Tuesday, February 03, 2009

My take on topical news items of the day

So recently, (Sunday? Saturday? Monday?) there was breaking news about a memo which had been sent round to all female Bank of England staff, prescribing a very specific and dare I say it traditional, dress code. It stated things like women should wear make up at all times, wear heeled shoes (but not higher than 2 inches), wear skirts and not trousers, and do not under any circumstances wear ankle chains or they will be mistaken for prostitutes. All this stuff must be followed so that women look professional and increase their chances of success in their job.

On Radio 4 on Monday morning they had a lady from the Fawcett society explain why this memo was a load of offensive crap, and also Trinny from Trinny and Susannah giving her two cents. I didn’t quite follow what Trinny had to say as it was too early in the morning and I was groggy, but I believe she was talking about how clothes etc can lift your mood, increase your confidence and affect how others perceive you.

Now if that is what she was stating (and someone correct me if I’m wrong) then on the surface I agree with it, she’s right, clothes and appearance do do all that. But that is not the issue here; the issue is that an employer is allegedly (see later*) prescribing a very specific and traditional dress code that ties into gender norms and views about what is acceptable for women to wear, in order that they look professional and will be taken seriously so being able to advance in their career.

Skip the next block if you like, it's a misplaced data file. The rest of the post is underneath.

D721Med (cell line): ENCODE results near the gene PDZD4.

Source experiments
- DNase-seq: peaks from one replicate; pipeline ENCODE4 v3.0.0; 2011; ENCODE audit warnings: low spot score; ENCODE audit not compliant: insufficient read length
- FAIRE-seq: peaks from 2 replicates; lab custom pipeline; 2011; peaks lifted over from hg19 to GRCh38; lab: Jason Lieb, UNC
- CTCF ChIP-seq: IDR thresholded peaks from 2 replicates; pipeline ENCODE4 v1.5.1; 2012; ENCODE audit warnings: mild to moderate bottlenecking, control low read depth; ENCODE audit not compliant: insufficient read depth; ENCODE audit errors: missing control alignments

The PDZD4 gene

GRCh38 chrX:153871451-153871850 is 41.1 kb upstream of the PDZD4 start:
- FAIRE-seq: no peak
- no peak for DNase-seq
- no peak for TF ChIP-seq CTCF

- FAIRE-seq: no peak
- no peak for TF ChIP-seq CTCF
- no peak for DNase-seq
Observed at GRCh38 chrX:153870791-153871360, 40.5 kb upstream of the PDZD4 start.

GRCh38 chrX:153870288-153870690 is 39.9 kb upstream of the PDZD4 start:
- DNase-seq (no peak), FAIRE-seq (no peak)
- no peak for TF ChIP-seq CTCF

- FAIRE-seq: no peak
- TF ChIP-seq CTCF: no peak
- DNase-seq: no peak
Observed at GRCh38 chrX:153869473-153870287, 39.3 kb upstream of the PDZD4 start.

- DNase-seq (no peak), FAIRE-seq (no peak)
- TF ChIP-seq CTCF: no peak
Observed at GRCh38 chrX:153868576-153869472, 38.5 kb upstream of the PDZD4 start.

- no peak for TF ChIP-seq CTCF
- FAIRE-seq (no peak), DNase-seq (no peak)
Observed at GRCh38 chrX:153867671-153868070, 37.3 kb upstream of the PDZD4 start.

It intimates that if you don’t do the above then you won’t be successful. This in turns reinforces the view that women’s value lies in their looks - if we do not present ourselves in a conventional and acceptable manner, that is, conforming to a standard idea of what is pretty, then we won’t be successful. Nevermind what our performance or quality of work is like, if you don’t dress yourself up for the male (and often female) gaze, none of that matters.

If, heaven forbid, women were to wear 3 or 4 inch heels to work, or wore too much makeup (if anyone can decide on what too much is), would they be viewed as too sexual? If they don’t cover up their boobs to the neck would their very bodies be deemed to be too sexual (merely by existing)? Or if a woman chose to wear no make up, does this mean she’s not playing the game? What if she doesn’t remove facial hair? Obviously she doesn’t want male attention, she must be a dyke.

All this make up and heel stuff, it relates to women as sexual commodities – you’ve got to tread a very thin and precarious line to be acceptable.

Either of the above 2 scenarios upset our perceptions of what the ideal woman is like. It threatens our cosy little world where men achieve and women are eyed up.

This may seem like I’m reading too much into what is just a professional code of conduct, sent round by the company bosses. Except that nothing was sent to the men in the company – not that I expect men to receive instructions on makeup and heels, but an appropriate equivalent would be to filter down instructions re hair length, matching socks and ill fitting clothes. This means that whoever wrote and devised the note is policing women’s appearances only, and that’s where it gets fucked up and feeds into the issues I have talked about above. *If* the note came down from top management then I think that’s sexual harassment.